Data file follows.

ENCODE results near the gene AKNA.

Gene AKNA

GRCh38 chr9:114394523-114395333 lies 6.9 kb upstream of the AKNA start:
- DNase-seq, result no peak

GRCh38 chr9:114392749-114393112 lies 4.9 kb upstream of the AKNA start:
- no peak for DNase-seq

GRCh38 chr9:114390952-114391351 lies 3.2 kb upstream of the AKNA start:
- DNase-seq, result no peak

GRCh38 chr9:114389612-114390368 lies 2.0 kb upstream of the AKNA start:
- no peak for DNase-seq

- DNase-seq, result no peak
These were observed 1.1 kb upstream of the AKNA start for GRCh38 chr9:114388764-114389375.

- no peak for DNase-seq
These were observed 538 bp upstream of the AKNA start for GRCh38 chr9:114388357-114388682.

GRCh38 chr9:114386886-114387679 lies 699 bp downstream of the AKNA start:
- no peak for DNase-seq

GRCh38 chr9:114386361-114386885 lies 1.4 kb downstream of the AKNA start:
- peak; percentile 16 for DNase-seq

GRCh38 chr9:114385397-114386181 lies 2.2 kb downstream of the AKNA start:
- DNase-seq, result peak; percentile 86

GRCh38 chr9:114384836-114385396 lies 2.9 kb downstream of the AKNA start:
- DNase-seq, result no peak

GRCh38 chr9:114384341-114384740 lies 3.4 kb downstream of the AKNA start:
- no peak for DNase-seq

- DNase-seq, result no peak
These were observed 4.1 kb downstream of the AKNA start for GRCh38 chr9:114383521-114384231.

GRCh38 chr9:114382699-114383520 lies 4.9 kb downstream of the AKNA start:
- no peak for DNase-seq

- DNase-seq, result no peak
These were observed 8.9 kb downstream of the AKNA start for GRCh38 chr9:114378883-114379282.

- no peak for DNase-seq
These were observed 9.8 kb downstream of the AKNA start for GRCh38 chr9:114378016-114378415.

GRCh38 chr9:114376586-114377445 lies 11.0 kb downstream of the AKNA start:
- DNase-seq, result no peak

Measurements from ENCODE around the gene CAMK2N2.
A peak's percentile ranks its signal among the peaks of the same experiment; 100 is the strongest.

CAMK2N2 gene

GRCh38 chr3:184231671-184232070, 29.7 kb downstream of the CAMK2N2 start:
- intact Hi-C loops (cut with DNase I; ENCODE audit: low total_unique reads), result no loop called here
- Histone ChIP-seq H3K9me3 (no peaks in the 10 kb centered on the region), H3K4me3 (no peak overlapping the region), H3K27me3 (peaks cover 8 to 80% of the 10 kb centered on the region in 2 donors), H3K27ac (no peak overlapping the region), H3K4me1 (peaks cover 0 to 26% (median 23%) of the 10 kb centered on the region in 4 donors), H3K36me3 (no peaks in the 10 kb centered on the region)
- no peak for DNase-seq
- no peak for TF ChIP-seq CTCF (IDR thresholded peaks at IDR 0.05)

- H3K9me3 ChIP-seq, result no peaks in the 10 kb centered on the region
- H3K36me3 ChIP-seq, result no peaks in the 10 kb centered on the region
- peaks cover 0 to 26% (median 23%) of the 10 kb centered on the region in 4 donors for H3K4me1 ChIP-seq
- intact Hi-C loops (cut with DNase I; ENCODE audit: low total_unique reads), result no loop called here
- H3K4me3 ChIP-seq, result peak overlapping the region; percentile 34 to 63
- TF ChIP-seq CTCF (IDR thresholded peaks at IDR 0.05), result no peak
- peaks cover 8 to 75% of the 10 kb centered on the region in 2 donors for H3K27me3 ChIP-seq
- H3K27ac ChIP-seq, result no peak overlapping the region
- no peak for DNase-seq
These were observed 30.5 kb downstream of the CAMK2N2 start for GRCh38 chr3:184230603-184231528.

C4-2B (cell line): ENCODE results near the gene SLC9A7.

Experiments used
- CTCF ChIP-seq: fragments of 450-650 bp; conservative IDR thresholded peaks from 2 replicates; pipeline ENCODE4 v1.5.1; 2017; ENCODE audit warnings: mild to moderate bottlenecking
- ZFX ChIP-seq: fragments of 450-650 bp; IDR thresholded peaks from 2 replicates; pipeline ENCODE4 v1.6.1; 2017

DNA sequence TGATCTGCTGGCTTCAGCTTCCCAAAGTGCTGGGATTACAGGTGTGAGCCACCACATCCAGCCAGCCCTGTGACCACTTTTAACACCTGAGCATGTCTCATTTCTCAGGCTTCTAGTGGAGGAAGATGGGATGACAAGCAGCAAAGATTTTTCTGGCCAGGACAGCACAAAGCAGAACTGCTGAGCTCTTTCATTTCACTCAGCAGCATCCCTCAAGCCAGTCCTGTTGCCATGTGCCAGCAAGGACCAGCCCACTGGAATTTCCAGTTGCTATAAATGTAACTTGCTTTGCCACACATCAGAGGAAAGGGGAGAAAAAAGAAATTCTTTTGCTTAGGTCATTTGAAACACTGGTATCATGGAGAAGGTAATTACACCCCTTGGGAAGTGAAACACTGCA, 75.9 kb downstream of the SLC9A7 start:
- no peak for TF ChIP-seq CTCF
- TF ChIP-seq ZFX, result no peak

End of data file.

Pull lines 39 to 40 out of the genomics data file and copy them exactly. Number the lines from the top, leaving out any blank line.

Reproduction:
- intact Hi-C loops (cut with DNase I; ENCODE audit: low total_unique reads), result no loop called here
- Histone ChIP-seq H3K9me3 (no peaks in the 10 kb centered on the region), H3K4me3 (no peak overlapping the region), H3K27me3 (peaks cover 8 to 80% of the 10 kb centered on the region in 2 donors), H3K27ac (no peak overlapping the region), H3K4me1 (peaks cover 0 to 26% (median 23%) of the 10 kb centered on the region in 4 donors), H3K36me3 (no peaks in the 10 kb centered on the region)